The 12 Best Billy Butcher Moments On The Boys

Morality is pretty gray in the world of "The Boys," Prime Video's hit superhero show that revels in the darker side of super-powered beings. The "superheroes" kill people fairly regularly, while the common folk out to hold them accountable also toe the line of "justice," believing that the ends justify the means. The titular Boys — the band of vigilantes working to make sure the Supes keep their collateral damage to a minimum — are led by the charismatic rascal Billy Butcher, played by Karl Urban. 

Urban knows all too well that his character walks a pretty difficult line. "In Butcher's case, he is pretty frustrated with the inertia that is going on and he finds a way to level the playing field," Urban said ahead of the Season 3 premiere. "...It comes at a cost." Butcher, though, is a fan favorite character precisely because of how far he's willing to go in order to make sure the Supes stop hurting normal people. Over the course of the show, he's killed a shockingly high number of people, has put his friends in a ludicrous amount of dangerous situations, and has delivered more biting, quotable one-liners than one can hope to remember. These are Billy Butcher's best moments.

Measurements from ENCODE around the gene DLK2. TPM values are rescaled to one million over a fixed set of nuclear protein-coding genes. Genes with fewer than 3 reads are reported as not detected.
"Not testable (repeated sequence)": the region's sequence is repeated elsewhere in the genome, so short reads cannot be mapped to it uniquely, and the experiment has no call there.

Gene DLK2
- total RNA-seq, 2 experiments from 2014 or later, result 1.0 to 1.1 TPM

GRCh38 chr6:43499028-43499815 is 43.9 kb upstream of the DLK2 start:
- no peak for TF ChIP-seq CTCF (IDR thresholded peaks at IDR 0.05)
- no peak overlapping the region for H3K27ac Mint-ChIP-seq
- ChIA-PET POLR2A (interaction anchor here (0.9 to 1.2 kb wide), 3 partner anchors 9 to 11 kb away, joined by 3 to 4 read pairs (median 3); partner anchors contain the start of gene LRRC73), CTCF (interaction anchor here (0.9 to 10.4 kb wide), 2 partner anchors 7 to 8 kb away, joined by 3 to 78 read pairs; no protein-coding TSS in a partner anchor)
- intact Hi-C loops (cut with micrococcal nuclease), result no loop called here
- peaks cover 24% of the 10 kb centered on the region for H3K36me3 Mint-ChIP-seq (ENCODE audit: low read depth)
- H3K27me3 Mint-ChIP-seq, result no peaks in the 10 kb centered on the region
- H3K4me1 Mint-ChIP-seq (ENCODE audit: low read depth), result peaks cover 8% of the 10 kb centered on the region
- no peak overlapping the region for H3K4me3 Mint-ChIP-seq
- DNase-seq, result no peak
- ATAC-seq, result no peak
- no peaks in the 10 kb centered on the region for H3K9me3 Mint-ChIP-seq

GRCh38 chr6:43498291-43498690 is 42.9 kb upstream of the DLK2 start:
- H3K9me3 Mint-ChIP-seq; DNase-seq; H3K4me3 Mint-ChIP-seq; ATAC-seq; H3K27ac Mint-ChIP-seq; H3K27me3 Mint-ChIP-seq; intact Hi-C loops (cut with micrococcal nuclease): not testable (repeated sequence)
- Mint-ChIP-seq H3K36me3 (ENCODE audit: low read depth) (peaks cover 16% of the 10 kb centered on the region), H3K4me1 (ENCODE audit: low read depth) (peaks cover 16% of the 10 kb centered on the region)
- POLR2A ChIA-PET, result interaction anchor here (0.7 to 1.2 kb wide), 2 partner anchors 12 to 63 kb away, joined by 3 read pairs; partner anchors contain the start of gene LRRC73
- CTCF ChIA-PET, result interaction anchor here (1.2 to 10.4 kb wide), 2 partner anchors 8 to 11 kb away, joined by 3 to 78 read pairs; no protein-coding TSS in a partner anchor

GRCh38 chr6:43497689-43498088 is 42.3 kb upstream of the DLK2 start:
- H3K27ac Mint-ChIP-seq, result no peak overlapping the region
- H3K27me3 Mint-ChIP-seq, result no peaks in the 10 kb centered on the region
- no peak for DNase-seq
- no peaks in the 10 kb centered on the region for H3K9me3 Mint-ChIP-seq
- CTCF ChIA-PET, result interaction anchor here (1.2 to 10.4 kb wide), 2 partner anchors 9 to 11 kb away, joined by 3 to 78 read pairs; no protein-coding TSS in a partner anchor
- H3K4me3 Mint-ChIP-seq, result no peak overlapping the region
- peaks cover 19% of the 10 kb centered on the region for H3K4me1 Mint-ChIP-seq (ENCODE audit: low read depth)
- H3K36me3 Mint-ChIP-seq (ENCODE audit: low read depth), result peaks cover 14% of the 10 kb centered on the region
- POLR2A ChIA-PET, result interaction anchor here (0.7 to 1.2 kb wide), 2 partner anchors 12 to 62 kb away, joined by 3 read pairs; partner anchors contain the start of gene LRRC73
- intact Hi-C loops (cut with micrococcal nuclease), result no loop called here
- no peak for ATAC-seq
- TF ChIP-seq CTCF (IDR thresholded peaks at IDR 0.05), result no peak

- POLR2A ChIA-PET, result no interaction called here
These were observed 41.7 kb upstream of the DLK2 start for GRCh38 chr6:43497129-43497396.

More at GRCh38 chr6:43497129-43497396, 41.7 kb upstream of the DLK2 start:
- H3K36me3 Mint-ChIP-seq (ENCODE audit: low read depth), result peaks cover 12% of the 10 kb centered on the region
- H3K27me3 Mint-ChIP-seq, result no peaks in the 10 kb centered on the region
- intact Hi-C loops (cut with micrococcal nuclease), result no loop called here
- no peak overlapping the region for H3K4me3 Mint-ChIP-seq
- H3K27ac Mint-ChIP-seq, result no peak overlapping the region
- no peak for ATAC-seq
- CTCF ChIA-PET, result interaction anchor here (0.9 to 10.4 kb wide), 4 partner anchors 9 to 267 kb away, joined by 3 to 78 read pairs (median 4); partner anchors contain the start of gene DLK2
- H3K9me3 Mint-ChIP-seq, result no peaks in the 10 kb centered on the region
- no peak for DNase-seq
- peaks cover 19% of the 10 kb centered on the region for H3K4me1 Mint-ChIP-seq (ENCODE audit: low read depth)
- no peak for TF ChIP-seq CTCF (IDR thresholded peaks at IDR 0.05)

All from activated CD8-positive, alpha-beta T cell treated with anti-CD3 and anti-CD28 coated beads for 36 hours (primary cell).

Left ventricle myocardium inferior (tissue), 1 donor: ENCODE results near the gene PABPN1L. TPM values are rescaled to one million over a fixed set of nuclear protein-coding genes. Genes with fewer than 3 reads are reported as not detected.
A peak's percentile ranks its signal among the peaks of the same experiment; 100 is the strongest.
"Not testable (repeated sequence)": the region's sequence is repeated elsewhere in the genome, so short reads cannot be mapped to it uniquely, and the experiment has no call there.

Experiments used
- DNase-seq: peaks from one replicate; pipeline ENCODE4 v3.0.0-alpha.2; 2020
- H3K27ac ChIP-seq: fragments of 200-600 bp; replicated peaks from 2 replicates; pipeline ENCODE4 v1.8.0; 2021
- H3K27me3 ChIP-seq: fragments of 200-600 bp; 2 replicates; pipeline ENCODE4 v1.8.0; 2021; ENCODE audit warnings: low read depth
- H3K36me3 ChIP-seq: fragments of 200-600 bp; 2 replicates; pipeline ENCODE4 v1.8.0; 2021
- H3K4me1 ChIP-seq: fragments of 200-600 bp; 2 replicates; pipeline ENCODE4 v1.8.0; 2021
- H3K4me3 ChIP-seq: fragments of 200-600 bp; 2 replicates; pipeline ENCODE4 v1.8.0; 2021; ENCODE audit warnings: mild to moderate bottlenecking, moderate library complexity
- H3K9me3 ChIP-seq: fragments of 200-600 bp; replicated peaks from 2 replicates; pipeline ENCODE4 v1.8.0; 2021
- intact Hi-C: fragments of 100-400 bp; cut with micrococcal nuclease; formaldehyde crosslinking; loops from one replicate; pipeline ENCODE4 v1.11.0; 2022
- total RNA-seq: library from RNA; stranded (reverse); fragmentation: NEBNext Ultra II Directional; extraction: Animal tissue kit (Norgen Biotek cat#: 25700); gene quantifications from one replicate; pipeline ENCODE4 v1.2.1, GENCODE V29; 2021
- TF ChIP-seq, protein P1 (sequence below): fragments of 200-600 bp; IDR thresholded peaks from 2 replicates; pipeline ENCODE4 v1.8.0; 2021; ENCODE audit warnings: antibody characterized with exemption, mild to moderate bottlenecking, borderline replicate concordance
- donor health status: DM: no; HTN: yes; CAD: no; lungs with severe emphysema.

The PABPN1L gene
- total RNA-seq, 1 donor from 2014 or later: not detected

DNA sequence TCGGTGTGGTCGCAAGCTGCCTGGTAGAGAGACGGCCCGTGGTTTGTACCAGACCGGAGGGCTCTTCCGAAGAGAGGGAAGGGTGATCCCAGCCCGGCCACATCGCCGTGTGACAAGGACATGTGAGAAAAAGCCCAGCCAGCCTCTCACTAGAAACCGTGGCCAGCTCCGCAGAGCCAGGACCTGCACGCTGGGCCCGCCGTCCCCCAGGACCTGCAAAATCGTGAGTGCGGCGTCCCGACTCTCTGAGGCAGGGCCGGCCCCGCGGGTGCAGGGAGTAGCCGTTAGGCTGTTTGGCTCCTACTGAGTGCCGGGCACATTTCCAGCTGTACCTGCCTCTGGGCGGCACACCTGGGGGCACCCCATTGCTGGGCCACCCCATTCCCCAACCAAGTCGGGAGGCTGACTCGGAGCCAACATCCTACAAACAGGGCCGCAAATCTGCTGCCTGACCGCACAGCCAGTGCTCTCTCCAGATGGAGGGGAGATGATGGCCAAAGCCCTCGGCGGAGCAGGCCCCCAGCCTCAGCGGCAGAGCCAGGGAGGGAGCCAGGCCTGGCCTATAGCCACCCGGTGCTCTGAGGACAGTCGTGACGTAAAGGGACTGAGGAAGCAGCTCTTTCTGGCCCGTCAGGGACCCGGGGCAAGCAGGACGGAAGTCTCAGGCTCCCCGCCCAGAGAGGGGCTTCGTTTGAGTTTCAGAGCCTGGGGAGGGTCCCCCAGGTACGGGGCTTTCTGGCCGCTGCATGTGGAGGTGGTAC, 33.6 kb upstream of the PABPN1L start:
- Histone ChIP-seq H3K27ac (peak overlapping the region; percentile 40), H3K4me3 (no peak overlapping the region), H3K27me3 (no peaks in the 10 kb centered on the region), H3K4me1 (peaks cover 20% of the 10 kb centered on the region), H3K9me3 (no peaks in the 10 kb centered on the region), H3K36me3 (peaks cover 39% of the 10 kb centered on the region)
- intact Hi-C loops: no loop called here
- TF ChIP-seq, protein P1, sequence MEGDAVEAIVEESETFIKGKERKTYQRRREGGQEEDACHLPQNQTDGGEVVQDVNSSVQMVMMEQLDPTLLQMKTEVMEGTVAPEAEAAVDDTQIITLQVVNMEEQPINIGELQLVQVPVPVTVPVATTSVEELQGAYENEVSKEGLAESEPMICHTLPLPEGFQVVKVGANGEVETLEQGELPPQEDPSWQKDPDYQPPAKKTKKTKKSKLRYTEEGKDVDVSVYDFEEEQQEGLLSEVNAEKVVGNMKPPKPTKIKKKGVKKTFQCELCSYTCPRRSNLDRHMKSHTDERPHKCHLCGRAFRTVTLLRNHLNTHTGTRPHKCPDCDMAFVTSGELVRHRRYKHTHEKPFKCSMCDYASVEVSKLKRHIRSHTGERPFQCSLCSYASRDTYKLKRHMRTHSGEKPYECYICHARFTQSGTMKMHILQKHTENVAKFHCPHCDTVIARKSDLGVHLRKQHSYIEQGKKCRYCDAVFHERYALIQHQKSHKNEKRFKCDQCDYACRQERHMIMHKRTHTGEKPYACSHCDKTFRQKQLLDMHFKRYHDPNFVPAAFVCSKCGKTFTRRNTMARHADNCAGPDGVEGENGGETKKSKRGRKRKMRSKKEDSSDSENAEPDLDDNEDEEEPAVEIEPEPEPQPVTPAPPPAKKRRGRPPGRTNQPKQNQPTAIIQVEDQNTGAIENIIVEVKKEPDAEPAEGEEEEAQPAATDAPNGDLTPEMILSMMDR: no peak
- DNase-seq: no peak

Using his car as a weapon

We first meet William "Billy" Butcher in the very first episode of "The Boys," as he tries to recruit Hughie Campbell to join the clandestine fight against superheroes. Butcher is brusque and brash, and at first, he claims to be an FBI agent, though Hughie will soon learn that was just a cover. He convinces Hughie to plant a bug at Vought Tower, the headquarters of the mega-corporation that controls the Supes, and everything goes according to plan ... except for the fact that absolutely nothing went right after all. Hughie was spotted by Translucent, a Supe who can turn invisible. Translucent follows Hughie back to work, and we think the newest member of the Boys is in major trouble.

That is, until Butcher's car comes crashing through the wall of the electronics shop where Hughie spends his days, sending the unseen Supe crashing through the store. (On-screen trivia in the Prime Video app explains the SFX team crashed a green wrecking ball through the set and edited it out later.) "You should f— off, Hughie," Butcher warns. As he saunters toward the back of the store, he quips, "Well, well, well. If it ain't the invisible c—." It's a brilliant introduction to a character that quickly becomes a fan favorite, showing off two major traits that will come to define his fighting style: ingenuity — a willingness to use whatever's at hand as a weapon — and a tendency toward biting one-liners.

The Spice Girls speech